At the bottom of the ninth with one out and runners on second and third, St. Louis Cardinal's Jon Jay hit a ball to Boston Red Sox's second baseman Dustin Pedroia. Pedroia caught it and sent home to teammate Yadier Molina.
Molina then sends it to teammate Jarrod Saltamacchia to try to get Allen Craig out, but overthrows the ball far into left field.
Daniel Nava recovers the ball and whips it back home to Molina to try and get Craig out again. It looks good and Craig is out...
But no, the umpire calls obstruction on third baseman Will Middlebrooks for apparently tripping Craig. What do you think? Watch the GIFs of the event unfolding below.
According to MLB rules, the umpire's call falls under rule 7.06 for "Obstruction." Fox News reports:
MAJOR LEAGUE BASEBALL RULE 7.06
"(a) When obstruction occurs, the umpire shall call or signal 'Obstruction.'
"If a play is being made on the obstructed runner, or if the batter-runner is obstructed before he touches first base, the ball is dead and all runners shall advance, without liability to be put out, to the bases they would have reached, in the umpire’s judgment, if there had been no obstruction. The obstructed runner shall be awarded at least one base beyond the base he had last legally touched before the obstruction. Any preceding runners, forced to advance by the award of bases as the penalty for obstruction, shall advance without liability to be put out.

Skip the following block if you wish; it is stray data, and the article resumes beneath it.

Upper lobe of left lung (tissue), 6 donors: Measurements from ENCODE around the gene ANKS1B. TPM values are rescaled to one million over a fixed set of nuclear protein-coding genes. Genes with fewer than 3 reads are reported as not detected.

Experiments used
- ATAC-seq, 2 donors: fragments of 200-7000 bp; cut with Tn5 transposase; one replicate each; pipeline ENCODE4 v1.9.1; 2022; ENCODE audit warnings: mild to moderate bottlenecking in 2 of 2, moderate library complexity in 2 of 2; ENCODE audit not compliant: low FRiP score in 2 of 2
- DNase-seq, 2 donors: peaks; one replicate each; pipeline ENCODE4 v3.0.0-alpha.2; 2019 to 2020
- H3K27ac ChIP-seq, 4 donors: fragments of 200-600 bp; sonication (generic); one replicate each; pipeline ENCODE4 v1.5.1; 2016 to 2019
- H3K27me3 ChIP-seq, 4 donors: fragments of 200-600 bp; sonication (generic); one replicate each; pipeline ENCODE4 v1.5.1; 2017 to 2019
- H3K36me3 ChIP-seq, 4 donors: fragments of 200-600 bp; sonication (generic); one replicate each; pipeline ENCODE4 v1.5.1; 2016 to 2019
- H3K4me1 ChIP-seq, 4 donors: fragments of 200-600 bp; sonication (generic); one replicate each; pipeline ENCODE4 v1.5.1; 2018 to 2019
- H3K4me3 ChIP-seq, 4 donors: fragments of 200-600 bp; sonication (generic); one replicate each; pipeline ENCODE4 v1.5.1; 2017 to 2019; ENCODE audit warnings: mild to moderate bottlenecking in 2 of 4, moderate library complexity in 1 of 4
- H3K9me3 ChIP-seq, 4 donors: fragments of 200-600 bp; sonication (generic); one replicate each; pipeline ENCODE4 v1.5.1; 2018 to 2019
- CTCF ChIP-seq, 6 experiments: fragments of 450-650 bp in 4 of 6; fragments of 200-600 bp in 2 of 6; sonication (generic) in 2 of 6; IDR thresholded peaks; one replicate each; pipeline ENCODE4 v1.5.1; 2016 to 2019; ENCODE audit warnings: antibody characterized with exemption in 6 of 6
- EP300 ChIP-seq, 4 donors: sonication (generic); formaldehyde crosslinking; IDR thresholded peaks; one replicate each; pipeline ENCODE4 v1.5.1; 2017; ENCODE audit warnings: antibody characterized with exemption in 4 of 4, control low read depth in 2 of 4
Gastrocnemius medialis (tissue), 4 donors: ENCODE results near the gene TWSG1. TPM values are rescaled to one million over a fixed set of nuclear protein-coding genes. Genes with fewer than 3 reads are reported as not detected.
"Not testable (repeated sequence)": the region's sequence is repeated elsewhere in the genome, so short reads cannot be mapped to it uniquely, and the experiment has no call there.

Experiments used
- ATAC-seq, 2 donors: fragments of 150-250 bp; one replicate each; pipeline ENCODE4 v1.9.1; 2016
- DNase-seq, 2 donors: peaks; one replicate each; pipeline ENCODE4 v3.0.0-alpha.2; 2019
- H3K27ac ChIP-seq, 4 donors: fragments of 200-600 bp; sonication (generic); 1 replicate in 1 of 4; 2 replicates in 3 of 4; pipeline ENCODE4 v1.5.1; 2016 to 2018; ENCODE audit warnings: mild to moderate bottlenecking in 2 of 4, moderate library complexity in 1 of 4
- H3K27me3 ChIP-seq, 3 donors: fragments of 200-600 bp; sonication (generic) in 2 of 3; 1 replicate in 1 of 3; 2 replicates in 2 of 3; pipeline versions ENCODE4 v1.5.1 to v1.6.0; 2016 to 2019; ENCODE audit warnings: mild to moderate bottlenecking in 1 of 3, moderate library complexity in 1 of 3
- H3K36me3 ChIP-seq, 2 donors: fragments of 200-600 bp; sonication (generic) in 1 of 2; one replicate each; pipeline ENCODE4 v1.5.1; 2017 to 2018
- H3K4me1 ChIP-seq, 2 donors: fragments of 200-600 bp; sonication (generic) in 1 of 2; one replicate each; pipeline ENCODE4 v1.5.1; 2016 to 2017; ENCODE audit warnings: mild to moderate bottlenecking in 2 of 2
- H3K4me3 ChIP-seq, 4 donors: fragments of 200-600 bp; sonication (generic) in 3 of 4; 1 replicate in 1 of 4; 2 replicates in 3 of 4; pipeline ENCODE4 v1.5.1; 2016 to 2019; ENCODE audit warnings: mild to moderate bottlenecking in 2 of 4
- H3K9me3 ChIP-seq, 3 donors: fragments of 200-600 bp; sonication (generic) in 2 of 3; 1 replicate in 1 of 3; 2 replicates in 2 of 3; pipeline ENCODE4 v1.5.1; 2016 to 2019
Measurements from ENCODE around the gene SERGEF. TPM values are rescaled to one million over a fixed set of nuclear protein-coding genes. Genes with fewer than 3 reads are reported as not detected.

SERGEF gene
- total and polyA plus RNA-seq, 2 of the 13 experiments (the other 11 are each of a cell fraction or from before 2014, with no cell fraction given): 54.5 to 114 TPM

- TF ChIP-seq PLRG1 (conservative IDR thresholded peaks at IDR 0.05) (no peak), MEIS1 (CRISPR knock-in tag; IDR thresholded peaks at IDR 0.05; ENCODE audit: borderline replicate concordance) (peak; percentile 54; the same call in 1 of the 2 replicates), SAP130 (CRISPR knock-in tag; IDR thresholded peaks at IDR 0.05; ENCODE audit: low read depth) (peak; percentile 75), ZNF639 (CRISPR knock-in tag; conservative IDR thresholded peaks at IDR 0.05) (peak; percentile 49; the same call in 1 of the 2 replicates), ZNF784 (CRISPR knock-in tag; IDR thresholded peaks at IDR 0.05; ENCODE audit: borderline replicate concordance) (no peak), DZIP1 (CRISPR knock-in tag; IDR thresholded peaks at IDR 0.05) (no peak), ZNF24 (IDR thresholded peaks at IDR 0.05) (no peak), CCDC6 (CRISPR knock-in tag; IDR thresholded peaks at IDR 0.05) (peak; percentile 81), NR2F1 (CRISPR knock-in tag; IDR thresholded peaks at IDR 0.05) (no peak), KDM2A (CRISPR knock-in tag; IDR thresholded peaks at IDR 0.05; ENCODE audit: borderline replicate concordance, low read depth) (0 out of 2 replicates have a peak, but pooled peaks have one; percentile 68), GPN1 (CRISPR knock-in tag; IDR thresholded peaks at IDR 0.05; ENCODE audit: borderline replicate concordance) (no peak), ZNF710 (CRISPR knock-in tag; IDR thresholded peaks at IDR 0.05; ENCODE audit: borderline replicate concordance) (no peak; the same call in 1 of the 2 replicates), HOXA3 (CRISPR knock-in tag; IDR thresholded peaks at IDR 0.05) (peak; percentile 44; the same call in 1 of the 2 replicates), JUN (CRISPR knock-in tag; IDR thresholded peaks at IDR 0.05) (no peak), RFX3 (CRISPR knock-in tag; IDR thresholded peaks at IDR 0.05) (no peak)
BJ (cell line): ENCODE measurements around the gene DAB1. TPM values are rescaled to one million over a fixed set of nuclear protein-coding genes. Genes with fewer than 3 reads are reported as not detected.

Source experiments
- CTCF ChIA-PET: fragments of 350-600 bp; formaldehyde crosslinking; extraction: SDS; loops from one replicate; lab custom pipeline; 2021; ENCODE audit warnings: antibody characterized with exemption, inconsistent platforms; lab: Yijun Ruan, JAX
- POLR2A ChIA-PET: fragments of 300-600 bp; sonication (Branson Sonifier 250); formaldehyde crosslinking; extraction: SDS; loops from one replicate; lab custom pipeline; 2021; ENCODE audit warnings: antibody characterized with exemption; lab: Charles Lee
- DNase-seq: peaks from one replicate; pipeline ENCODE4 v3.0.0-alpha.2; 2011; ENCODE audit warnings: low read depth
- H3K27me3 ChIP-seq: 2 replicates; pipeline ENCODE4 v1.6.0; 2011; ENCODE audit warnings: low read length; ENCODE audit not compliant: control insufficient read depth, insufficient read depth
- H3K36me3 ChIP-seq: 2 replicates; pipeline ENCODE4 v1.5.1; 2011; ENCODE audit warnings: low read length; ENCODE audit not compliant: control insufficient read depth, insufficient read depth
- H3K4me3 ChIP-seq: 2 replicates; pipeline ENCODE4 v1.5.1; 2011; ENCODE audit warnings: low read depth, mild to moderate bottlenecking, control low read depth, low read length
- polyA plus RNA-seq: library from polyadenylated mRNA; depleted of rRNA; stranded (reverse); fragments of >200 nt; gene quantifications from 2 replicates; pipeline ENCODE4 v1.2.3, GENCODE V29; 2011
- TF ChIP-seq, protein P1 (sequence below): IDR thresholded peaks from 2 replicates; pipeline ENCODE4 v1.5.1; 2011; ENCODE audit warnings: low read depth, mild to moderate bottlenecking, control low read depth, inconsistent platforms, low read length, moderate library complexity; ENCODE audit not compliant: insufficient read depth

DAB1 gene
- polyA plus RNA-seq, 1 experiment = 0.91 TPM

"Rule 7.06(a) Comment: When a play is being made on an obstructed runner, the umpire shall signal obstruction in the same manner that he calls 'Time,' with both hands overhead. The ball is immediately dead when this signal is given; however, should a thrown ball be in flight before the obstruction is called by the umpire, the runners are to be awarded such bases on wild throws as they would have been awarded had not obstruction occurred. On a play where a runner was trapped between second and third and obstructed by the third baseman going into third base while the throw is in flight from the shortstop, if such throw goes into the dugout the obstructed runner is to be awarded home base. Any other runners on base in this situation would also be awarded two bases from the base they last legally touched before obstruction was called.
"(b) If no play is being made on the obstructed runner, the play shall proceed until no further action is possible. The umpire shall then call 'Time' and impose such penalties, if any, as in his judgment will nullify the act of obstruction.
"Rule 7.06(b) Comment: Under 7.06(b) when the ball is not dead on obstruction and an obstructed runner advances beyond the base which, in the umpire’s judgment, he would have been awarded because of being obstructed, he does so at his own peril and may be tagged out. This is a judgment call.
Was it a good judgment call or a bad one? The debate will probably rage for years.